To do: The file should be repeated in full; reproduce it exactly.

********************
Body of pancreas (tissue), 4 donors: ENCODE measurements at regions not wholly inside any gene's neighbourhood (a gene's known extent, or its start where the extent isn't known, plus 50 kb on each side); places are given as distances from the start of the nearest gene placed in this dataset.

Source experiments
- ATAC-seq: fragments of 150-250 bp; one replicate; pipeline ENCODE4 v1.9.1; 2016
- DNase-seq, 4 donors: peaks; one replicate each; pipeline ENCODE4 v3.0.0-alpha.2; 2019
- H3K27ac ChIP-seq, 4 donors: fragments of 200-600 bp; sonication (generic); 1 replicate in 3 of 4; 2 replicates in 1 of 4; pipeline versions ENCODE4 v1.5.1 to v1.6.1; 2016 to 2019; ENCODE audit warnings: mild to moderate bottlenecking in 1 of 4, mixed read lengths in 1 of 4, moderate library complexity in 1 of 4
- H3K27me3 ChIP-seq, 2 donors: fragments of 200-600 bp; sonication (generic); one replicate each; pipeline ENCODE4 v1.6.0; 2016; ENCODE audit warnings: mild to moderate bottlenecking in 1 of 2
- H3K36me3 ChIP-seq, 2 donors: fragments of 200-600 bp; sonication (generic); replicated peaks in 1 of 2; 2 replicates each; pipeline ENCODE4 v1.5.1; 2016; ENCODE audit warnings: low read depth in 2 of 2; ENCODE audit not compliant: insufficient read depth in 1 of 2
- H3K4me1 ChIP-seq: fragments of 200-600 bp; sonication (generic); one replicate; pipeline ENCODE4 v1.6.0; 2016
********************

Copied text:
Body of pancreas (tissue), 4 donors: ENCODE measurements at regions not wholly inside any gene's neighbourhood (a gene's known extent, or its start where the extent isn't known, plus 50 kb on each side); places are given as distances from the start of the nearest gene placed in this dataset.

Source experiments
- ATAC-seq: fragments of 150-250 bp; one replicate; pipeline ENCODE4 v1.9.1; 2016
- DNase-seq, 4 donors: peaks; one replicate each; pipeline ENCODE4 v3.0.0-alpha.2; 2019
- H3K27ac ChIP-seq, 4 donors: fragments of 200-600 bp; sonication (generic); 1 replicate in 3 of 4; 2 replicates in 1 of 4; pipeline versions ENCODE4 v1.5.1 to v1.6.1; 2016 to 2019; ENCODE audit warnings: mild to moderate bottlenecking in 1 of 4, mixed read lengths in 1 of 4, moderate library complexity in 1 of 4
- H3K27me3 ChIP-seq, 2 donors: fragments of 200-600 bp; sonication (generic); one replicate each; pipeline ENCODE4 v1.6.0; 2016; ENCODE audit warnings: mild to moderate bottlenecking in 1 of 2
- H3K36me3 ChIP-seq, 2 donors: fragments of 200-600 bp; sonication (generic); replicated peaks in 1 of 2; 2 replicates each; pipeline ENCODE4 v1.5.1; 2016; ENCODE audit warnings: low read depth in 2 of 2; ENCODE audit not compliant: insufficient read depth in 1 of 2
- H3K4me1 ChIP-seq: fragments of 200-600 bp; sonication (generic); one replicate; pipeline ENCODE4 v1.6.0; 2016